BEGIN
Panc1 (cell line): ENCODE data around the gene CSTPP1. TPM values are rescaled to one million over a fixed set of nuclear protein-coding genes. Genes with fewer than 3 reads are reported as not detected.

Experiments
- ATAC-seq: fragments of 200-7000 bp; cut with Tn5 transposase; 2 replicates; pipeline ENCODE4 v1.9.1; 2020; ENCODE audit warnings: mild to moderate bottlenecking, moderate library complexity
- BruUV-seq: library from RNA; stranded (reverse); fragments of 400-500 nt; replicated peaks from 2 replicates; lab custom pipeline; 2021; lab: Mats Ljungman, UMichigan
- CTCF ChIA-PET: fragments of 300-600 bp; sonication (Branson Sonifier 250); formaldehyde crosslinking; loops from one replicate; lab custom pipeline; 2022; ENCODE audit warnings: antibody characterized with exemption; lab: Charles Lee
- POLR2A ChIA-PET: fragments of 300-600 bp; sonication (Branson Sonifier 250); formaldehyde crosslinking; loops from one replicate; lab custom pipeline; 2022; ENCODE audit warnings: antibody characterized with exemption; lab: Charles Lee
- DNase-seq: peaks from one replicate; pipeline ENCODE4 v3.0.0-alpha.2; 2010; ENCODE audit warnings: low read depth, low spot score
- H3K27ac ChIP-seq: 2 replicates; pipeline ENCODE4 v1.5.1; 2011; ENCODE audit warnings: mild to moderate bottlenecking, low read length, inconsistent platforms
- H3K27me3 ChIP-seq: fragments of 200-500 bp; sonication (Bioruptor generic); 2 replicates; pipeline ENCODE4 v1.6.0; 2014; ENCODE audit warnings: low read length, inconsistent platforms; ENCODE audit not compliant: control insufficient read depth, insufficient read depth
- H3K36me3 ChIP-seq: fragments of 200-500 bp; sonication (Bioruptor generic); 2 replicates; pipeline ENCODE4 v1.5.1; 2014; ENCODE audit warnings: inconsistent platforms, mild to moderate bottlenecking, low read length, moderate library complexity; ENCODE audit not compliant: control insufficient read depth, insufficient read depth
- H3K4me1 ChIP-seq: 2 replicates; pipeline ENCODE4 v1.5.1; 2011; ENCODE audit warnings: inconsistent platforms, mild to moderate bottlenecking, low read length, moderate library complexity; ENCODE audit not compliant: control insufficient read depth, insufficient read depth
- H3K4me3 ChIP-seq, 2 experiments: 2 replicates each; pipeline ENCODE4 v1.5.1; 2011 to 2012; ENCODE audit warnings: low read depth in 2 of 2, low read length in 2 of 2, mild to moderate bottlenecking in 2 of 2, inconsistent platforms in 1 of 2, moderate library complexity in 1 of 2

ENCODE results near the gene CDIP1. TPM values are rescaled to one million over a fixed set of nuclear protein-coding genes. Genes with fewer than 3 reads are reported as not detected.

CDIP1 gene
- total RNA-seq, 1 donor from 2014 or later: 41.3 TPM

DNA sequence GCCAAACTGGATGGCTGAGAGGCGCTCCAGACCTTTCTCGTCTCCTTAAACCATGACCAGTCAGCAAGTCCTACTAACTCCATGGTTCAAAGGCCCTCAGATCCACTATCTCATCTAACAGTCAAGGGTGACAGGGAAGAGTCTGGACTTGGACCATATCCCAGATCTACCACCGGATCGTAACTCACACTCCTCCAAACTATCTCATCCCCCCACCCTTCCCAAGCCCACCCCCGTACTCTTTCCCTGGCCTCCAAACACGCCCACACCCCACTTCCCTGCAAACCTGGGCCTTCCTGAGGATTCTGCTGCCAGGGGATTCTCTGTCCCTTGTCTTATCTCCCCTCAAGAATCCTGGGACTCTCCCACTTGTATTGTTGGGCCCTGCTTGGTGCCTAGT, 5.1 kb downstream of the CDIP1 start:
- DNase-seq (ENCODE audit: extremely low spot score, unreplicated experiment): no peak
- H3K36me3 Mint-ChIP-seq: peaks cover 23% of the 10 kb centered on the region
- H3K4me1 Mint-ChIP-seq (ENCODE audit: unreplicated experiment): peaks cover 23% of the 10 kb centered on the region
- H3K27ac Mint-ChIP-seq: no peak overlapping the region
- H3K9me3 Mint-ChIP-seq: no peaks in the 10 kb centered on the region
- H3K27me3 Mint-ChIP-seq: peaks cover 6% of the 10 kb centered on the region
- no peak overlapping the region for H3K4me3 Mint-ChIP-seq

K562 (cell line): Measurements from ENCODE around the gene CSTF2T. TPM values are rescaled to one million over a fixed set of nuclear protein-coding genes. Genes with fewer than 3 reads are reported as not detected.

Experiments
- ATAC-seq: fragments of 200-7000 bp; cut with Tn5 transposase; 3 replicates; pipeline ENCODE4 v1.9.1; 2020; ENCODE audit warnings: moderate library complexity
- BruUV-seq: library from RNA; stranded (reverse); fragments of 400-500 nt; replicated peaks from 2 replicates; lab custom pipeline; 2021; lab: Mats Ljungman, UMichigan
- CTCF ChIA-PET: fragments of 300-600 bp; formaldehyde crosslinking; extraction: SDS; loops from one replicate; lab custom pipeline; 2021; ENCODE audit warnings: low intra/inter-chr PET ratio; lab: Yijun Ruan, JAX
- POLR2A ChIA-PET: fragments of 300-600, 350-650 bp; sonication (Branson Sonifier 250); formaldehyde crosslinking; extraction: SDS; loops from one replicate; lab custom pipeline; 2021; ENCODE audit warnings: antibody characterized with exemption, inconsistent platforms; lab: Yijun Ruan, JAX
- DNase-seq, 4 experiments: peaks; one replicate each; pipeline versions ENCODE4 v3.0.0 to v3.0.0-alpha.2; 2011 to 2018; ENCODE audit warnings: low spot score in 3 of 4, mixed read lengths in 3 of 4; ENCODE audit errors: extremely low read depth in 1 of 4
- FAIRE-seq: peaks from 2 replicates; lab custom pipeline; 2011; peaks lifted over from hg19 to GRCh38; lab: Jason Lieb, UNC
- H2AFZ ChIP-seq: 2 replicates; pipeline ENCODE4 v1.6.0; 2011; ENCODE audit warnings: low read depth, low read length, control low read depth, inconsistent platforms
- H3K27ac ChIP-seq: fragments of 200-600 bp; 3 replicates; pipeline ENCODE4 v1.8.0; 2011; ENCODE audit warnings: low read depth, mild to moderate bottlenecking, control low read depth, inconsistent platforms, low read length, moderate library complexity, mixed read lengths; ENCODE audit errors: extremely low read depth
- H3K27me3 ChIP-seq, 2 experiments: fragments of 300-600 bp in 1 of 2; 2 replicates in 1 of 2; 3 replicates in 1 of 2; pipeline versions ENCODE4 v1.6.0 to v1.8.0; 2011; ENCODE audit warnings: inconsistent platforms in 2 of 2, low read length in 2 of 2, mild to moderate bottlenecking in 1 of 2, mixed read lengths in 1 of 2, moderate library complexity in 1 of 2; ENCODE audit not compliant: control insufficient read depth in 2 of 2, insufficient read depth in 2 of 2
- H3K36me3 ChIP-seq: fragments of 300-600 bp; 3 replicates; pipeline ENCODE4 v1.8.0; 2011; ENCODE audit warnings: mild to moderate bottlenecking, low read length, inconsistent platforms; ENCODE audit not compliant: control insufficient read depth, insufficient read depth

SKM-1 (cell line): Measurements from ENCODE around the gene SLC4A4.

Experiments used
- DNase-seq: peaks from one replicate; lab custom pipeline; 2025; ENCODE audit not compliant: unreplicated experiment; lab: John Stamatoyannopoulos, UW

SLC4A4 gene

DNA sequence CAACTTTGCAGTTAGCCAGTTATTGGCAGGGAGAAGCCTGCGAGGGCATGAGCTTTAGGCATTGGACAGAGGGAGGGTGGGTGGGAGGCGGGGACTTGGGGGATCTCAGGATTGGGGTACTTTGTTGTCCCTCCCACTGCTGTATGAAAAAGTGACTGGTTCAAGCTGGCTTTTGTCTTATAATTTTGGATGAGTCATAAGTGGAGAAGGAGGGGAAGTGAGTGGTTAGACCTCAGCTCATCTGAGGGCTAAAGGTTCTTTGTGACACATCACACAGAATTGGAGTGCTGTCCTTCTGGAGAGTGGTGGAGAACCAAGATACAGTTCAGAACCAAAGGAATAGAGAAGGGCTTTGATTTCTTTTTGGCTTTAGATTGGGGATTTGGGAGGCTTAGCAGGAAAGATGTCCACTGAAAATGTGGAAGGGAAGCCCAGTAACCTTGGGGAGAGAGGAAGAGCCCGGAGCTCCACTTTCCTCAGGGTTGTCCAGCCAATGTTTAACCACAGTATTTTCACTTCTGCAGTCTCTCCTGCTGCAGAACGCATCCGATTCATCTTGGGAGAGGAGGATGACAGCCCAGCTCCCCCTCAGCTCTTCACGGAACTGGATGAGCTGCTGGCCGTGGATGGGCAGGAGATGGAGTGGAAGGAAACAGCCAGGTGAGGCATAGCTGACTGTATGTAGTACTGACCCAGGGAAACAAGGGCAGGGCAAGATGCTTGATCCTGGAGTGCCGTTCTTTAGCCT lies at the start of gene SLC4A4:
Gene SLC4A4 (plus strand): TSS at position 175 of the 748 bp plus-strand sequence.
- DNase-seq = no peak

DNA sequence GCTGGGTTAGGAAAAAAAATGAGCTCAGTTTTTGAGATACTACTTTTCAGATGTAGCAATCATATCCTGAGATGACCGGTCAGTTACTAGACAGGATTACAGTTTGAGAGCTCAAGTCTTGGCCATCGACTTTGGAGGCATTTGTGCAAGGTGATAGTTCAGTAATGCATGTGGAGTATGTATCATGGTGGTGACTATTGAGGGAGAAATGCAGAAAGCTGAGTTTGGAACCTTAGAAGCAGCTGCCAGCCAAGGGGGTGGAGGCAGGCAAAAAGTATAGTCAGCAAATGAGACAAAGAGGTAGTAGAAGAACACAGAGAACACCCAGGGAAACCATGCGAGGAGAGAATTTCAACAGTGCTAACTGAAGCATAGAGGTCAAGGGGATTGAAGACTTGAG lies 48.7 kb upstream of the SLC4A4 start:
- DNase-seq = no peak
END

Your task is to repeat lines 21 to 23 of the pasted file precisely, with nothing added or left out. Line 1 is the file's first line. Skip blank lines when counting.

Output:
- H3K9me3 Mint-ChIP-seq: no peaks in the 10 kb centered on the region
- H3K27me3 Mint-ChIP-seq: peaks cover 6% of the 10 kb centered on the region
- no peak overlapping the region for H3K4me3 Mint-ChIP-seq